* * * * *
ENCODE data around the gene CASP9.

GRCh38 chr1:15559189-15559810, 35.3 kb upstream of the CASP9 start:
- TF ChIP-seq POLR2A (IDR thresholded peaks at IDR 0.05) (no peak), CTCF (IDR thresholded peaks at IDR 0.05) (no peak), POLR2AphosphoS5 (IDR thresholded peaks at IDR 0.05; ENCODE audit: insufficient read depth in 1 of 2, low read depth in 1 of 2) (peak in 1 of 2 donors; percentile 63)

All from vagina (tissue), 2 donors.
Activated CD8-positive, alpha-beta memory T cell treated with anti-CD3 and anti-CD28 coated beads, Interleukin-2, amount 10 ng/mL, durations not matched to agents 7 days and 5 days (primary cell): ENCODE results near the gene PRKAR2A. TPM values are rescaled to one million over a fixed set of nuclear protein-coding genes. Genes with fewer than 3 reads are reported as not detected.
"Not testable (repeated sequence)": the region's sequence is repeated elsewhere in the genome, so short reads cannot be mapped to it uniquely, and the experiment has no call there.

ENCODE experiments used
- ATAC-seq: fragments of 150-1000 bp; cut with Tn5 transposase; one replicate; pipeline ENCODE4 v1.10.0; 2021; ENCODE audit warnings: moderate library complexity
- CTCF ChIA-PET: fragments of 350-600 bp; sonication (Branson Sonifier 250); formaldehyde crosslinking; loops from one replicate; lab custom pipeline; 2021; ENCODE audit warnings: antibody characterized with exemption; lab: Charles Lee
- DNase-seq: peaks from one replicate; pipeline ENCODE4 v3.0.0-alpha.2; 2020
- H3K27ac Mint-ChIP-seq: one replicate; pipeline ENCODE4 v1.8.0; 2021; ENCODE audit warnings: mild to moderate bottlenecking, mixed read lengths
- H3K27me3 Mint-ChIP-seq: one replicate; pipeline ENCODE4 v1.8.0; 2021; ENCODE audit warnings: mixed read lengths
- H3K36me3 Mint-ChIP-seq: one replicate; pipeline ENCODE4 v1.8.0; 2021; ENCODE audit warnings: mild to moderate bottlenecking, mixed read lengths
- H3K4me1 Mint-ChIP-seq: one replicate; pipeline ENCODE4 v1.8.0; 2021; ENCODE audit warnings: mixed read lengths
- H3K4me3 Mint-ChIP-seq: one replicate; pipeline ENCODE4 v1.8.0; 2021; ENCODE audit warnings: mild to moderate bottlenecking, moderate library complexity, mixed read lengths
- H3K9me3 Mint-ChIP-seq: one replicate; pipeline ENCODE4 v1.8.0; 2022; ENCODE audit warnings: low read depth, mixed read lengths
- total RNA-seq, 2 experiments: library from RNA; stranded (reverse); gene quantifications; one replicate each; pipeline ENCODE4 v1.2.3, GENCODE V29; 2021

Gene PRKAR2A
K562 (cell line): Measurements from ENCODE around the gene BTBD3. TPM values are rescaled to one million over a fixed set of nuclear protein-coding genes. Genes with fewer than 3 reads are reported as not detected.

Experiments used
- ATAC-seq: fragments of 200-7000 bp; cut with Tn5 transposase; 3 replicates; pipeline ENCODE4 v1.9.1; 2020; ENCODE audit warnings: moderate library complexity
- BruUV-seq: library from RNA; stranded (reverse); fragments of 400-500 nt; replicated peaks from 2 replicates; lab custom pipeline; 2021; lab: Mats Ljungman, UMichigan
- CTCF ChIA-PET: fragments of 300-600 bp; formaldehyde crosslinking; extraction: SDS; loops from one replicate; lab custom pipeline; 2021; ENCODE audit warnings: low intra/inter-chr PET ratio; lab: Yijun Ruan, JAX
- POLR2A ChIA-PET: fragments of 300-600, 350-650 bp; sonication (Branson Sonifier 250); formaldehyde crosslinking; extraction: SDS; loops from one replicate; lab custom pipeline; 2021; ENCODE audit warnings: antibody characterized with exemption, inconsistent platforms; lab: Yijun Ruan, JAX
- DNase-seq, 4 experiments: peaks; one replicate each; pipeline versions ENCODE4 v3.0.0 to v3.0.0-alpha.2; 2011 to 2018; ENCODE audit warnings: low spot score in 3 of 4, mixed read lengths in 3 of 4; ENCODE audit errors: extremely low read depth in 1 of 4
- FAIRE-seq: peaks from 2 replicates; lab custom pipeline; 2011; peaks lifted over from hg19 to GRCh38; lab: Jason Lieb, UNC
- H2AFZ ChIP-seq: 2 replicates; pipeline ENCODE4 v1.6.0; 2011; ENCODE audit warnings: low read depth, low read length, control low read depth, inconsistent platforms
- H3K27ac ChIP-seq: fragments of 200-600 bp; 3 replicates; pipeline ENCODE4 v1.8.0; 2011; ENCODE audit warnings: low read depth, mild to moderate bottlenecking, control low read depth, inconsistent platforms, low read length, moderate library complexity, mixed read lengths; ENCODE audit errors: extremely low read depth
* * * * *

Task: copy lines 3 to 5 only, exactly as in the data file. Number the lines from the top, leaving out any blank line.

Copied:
- TF ChIP-seq POLR2A (IDR thresholded peaks at IDR 0.05) (no peak), CTCF (IDR thresholded peaks at IDR 0.05) (no peak), POLR2AphosphoS5 (IDR thresholded peaks at IDR 0.05; ENCODE audit: insufficient read depth in 1 of 2, low read depth in 1 of 2) (peak in 1 of 2 donors; percentile 63)

All from vagina (tissue), 2 donors.
Activated CD8-positive, alpha-beta memory T cell treated with anti-CD3 and anti-CD28 coated beads, Interleukin-2, amount 10 ng/mL, durations not matched to agents 7 days and 5 days (primary cell): ENCODE results near the gene PRKAR2A. TPM values are rescaled to one million over a fixed set of nuclear protein-coding genes. Genes with fewer than 3 reads are reported as not detected.